With “Big in Japan,” an erotic coming-of-age novel set in Japan, M. Thomas Gammarino has joined the likes of Jay McInerny (“Ransom”), Brad Leithauser (“Equal Distance”), and countless other non-Japanese writers who spend a little time in Japan when young, and then — surprise, surprise! — write novels featuring non-Japanese who spend a little time in Japan when young. So well-trodden is the novelistic path Gammarino has chosen, in fact, that it is almost as if he is working in a rigorous and established literary form.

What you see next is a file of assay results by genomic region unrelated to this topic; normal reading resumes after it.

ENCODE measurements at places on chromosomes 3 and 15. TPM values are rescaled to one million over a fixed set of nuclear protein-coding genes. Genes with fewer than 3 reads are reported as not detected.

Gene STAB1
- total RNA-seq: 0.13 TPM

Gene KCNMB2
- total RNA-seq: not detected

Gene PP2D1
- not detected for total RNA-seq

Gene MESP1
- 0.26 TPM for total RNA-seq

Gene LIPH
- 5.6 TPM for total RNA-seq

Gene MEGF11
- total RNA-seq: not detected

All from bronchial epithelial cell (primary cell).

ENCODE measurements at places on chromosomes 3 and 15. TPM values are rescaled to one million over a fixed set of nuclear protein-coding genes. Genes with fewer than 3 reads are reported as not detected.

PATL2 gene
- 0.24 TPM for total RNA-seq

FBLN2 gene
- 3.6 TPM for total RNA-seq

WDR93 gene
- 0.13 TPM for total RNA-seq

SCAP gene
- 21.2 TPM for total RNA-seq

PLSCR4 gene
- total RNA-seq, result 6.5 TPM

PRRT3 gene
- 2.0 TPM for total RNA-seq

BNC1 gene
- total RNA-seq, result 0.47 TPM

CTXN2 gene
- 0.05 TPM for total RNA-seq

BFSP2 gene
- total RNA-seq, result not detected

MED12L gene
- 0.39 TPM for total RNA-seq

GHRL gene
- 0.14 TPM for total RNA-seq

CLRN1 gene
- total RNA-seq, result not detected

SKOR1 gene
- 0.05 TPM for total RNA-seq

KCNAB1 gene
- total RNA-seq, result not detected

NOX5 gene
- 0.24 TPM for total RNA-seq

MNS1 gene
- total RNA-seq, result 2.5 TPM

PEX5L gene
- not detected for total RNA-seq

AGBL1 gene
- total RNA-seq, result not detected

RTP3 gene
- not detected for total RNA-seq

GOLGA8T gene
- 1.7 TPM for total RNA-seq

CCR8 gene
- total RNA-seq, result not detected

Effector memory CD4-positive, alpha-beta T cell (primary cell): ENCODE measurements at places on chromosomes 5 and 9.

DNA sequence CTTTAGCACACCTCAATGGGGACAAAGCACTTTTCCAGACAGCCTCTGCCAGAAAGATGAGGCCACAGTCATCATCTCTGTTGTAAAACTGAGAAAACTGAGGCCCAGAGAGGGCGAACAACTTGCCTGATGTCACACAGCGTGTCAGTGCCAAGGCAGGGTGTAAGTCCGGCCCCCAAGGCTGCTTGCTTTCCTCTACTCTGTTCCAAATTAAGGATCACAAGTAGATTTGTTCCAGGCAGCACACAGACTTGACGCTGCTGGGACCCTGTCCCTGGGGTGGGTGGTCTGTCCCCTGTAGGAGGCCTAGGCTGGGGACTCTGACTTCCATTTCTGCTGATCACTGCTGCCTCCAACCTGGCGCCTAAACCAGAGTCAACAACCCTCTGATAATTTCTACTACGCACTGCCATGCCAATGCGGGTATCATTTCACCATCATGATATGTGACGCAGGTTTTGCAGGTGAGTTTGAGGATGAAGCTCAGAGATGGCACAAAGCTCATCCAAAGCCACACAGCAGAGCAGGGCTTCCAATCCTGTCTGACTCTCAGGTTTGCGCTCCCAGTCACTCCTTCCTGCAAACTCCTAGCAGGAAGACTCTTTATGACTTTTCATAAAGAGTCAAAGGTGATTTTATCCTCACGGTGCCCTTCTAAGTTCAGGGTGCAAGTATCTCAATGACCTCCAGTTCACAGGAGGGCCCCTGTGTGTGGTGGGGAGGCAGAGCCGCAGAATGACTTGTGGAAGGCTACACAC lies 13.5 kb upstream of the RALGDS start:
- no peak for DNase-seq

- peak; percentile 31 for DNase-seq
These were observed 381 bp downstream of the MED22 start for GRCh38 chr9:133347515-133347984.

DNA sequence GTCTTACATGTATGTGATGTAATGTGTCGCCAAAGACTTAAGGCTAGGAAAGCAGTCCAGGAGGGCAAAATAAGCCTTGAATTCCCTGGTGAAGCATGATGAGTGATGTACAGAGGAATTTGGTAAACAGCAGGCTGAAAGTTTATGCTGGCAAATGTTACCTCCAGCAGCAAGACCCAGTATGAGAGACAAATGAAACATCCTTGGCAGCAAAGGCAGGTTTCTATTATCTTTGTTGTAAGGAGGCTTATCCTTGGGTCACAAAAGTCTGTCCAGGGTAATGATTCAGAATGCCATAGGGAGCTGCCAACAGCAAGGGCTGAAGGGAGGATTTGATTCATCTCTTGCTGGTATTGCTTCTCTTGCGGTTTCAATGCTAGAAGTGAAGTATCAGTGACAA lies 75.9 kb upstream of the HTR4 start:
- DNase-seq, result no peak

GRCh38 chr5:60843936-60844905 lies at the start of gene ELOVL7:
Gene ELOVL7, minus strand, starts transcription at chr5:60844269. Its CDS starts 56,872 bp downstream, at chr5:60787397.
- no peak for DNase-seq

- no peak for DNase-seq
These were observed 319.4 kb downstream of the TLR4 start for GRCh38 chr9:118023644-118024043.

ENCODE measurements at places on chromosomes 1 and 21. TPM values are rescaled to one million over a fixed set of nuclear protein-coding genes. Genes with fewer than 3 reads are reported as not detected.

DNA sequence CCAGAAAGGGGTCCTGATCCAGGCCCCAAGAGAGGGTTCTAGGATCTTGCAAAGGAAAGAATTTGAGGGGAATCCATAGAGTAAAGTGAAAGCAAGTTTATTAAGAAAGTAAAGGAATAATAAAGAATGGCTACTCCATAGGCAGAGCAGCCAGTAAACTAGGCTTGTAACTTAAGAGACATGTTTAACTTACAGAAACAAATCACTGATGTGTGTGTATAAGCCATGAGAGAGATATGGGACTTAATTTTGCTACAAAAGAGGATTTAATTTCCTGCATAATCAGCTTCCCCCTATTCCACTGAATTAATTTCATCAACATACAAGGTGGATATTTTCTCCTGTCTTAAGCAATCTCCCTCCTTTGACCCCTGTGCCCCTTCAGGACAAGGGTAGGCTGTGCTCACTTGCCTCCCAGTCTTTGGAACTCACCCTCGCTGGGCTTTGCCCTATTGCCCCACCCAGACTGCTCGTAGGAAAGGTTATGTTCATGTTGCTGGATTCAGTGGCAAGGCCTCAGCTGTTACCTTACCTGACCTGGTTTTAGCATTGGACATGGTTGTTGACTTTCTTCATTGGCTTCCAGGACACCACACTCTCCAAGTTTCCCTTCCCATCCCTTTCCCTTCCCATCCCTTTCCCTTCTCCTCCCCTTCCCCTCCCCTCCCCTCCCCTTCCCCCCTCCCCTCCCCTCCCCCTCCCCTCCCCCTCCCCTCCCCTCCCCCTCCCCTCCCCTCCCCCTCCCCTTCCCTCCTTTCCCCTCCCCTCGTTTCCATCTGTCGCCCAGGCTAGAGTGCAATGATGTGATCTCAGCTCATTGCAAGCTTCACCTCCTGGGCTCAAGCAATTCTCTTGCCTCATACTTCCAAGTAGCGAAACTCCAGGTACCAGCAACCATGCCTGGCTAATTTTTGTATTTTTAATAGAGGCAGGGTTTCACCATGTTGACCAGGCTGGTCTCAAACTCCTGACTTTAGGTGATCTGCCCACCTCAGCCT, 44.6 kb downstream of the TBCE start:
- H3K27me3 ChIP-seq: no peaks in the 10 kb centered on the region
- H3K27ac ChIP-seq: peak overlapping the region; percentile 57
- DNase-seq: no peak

The interest in such an exercise lies in seeing how artful a writer can be within the constraints the form imposes. There’s no point in writing, for example, a 38 syllable “haiku,” or a three-line “sonnet.” The artist must struggle to make it new, but needs to do so in ways that don’t violate the form’s fundamental rules. In “Big in Japan,” Gammarino paints largely within the established lines and gives us, in doing so, a diverting read.

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